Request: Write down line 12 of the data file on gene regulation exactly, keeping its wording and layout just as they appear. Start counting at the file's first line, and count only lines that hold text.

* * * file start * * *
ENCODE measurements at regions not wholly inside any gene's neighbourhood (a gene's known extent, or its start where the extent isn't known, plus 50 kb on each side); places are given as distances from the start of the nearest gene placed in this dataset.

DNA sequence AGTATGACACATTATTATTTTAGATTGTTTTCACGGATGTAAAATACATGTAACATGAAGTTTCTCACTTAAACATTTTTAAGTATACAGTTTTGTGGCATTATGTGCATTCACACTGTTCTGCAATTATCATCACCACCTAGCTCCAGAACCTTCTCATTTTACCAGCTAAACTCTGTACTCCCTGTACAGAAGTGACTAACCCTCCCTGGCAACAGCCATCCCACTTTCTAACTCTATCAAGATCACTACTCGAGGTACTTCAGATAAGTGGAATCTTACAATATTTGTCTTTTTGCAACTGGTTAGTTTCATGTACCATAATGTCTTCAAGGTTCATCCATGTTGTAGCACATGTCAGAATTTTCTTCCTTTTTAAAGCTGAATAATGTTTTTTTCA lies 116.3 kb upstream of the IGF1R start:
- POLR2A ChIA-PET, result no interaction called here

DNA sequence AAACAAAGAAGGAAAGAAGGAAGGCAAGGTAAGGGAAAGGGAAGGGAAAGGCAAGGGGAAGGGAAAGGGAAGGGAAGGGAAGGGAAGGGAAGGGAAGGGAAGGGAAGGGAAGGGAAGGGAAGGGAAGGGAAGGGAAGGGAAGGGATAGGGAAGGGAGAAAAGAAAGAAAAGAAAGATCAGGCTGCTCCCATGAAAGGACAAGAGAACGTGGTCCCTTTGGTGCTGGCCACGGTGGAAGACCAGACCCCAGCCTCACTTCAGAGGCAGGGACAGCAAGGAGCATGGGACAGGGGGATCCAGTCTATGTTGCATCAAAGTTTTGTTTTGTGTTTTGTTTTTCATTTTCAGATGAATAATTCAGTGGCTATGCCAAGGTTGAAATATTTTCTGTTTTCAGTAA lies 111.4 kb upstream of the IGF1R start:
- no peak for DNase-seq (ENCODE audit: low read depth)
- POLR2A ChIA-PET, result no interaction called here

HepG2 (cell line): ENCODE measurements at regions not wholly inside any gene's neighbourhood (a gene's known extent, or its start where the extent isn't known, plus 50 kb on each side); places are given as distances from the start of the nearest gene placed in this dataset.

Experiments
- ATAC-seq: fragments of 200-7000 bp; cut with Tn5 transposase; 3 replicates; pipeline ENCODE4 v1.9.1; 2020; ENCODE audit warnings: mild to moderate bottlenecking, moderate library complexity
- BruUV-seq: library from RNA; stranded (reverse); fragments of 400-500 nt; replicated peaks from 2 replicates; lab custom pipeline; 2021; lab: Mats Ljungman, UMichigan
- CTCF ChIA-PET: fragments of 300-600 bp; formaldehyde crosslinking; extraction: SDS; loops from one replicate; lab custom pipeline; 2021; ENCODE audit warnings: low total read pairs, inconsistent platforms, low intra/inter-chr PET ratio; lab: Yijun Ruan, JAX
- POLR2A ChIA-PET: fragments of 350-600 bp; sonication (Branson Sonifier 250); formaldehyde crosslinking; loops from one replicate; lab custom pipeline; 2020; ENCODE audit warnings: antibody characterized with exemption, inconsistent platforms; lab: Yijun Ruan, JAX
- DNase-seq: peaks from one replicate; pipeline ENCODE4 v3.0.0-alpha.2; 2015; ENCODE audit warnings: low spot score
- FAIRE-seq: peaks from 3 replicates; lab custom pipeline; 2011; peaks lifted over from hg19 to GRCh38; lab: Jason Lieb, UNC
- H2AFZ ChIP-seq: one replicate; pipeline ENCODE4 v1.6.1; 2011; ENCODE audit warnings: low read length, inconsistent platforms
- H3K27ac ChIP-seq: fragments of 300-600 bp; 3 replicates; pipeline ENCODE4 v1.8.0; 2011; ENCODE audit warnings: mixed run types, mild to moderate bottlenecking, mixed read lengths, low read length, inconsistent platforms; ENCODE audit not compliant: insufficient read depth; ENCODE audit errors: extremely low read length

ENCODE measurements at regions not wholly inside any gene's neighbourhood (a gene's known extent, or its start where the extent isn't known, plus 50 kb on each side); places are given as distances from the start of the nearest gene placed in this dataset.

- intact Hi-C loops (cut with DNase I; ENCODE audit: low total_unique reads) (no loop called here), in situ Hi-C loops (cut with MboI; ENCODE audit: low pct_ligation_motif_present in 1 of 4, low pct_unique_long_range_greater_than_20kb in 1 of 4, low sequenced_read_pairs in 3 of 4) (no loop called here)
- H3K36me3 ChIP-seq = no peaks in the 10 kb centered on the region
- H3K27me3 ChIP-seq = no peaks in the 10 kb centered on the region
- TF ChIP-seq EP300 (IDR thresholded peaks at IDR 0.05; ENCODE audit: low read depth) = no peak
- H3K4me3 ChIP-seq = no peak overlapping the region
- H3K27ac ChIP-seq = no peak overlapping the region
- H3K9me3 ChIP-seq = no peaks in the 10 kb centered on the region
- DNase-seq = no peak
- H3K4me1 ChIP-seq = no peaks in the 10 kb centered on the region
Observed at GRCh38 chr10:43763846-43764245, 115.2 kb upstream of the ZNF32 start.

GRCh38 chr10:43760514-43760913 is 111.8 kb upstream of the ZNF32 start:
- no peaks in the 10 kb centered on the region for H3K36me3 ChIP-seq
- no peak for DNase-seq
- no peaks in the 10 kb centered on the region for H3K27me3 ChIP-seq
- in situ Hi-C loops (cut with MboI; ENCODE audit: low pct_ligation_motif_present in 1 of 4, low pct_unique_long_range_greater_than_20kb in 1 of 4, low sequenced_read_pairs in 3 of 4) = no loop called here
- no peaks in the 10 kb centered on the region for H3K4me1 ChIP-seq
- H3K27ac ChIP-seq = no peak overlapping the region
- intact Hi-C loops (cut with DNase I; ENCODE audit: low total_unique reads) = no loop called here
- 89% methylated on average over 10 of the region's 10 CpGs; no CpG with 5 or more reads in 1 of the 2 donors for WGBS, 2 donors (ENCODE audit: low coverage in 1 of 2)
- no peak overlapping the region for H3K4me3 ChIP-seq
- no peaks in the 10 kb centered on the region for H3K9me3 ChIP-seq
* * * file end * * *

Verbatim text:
- POLR2A ChIA-PET: fragments of 350-600 bp; sonication (Branson Sonifier 250); formaldehyde crosslinking; loops from one replicate; lab custom pipeline; 2020; ENCODE audit warnings: antibody characterized with exemption, inconsistent platforms; lab: Yijun Ruan, JAX